Will Your Disaster Recovery Plan Actually Work?

Posted on April 26, 2017

DR

While you can’t prepare for every possibility, you must take measures to ensure your business is resilient enough to survive the most likely disruptions. The key is to think ahead and put the necessary controls in place to mitigate or prevent those risks before they become reality.

What is a Disaster Recovery Plan (DRP)? 

A Disaster Recovery Plan is used while your business is in the state of a disaster. It takes effect immediately after a disaster has occurred and is designed to minimise the effects on your business. DRPs usually focus closely on the IT operations of an organisation.

While disasters have always occurred, having detailed, accessible and actionable disaster recovery plans was often seen as more of a ‘nice to have’ than an operational necessity. However, with organisations’ increasing reliance on the movement, management and storage of data as part of core business operations, the ability to protect that data and the systems that utilise it has become paramount. 

What types of disaster might affect your business?

When we think of disaster recovery, it’s important to remember that it is not just about natural disasters – although obviously it’s true that events like fires, floods, earthquakes and storms can have a significant and devastating impact. Other threats include both logical/technical threats - those caused by malware, broken network connections or a major server crash – and human-generated; those caused by malicious hacking attempts, deliberate sabotage by disgruntled employees or Distributed Denial of Service attacks (DDoS).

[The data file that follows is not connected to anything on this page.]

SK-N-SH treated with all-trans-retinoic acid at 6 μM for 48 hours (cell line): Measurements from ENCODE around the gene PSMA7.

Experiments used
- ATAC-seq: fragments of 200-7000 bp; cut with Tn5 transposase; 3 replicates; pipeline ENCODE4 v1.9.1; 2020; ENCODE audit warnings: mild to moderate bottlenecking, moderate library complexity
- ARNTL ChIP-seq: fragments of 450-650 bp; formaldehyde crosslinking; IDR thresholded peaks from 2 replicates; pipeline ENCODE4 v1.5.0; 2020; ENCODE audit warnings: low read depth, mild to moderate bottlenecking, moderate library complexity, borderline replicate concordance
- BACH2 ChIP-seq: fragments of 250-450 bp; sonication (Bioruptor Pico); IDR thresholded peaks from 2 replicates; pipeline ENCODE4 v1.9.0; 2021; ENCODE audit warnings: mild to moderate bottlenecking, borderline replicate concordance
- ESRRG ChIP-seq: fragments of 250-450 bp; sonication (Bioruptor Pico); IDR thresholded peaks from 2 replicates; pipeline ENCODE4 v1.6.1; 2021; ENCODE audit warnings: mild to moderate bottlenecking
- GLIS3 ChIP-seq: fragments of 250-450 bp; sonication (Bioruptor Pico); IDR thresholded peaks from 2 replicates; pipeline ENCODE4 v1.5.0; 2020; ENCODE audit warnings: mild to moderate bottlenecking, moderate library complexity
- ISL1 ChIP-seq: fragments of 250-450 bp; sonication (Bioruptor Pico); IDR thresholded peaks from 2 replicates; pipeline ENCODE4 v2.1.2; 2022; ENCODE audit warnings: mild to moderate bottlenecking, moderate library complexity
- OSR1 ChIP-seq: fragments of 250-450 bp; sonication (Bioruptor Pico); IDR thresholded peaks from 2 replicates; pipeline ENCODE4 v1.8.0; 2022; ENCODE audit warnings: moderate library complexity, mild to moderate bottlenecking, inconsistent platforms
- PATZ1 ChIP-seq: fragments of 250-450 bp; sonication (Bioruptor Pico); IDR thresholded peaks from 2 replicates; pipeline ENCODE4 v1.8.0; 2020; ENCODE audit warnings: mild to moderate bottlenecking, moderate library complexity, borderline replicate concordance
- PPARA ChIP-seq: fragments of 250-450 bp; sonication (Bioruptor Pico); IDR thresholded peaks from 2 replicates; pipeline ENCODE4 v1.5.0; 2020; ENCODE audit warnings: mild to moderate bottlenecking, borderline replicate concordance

Where do you start?

The key to determining the right disaster recovery plan for your business is understanding your Maximum Tolerable Downtime (MTD) and defining both your Recovery Point Objective (RPO) and the Recovery Time Objective (RTO). That is, exactly what data and systems you will need to recover and by when to ensure your business can maintain some minimum set level of operations and avoid unacceptable consequences.

These parameters will dictate the types of solutions you choose to meet your objectives. For example, if you determine your operations cannot survive any kind of significant downtime (that is, your RPO is continuous and your RTO is instantaneous), you’re going to need to look at a solution that provides a close to seamless transition from your primary data facility to a secondary disaster recovery data facility.

This type of arrangement may also be known as a “hot site” if you outsource this function, or as a redundant site if you maintain it yourself. This is essentially a secondary facility that is kept in a state of readiness that can be swapped in to pick up mission critical operations as quickly as possible.

You should also note that this type of arrangement will probably affect how much production bandwidth you choose to dedicate to maintaining your offsite preparations.

This type of contingency can be expensive though and before any type of decision should be made, you need to understand the recovery parameters of your business. 

You don't have to do this alone - it's smart to share the risk

There is no denying that this process represents a significant investment for any organisation and also that it requires a particular degree of specialisation in order to complete successfully.

Plans need to cover broad areas of your IT operations and how they will be recovered. This is likely to include considerations regarding your network infrastructure, hardware, specialist equipment, application software and your all-important data.

And don’t forget your staff – where will they work and how will they work? As such, outsourcing your disaster recovery, and/or sharing some of the risk with a service provider, can be a reasonable and pragmatic approach to take.

Considering all the different dimensions involved in creating a DRP, having a partner such as Vocus to help lead you through this process and supply appropriate guidance and possible solutions is also invaluable. 

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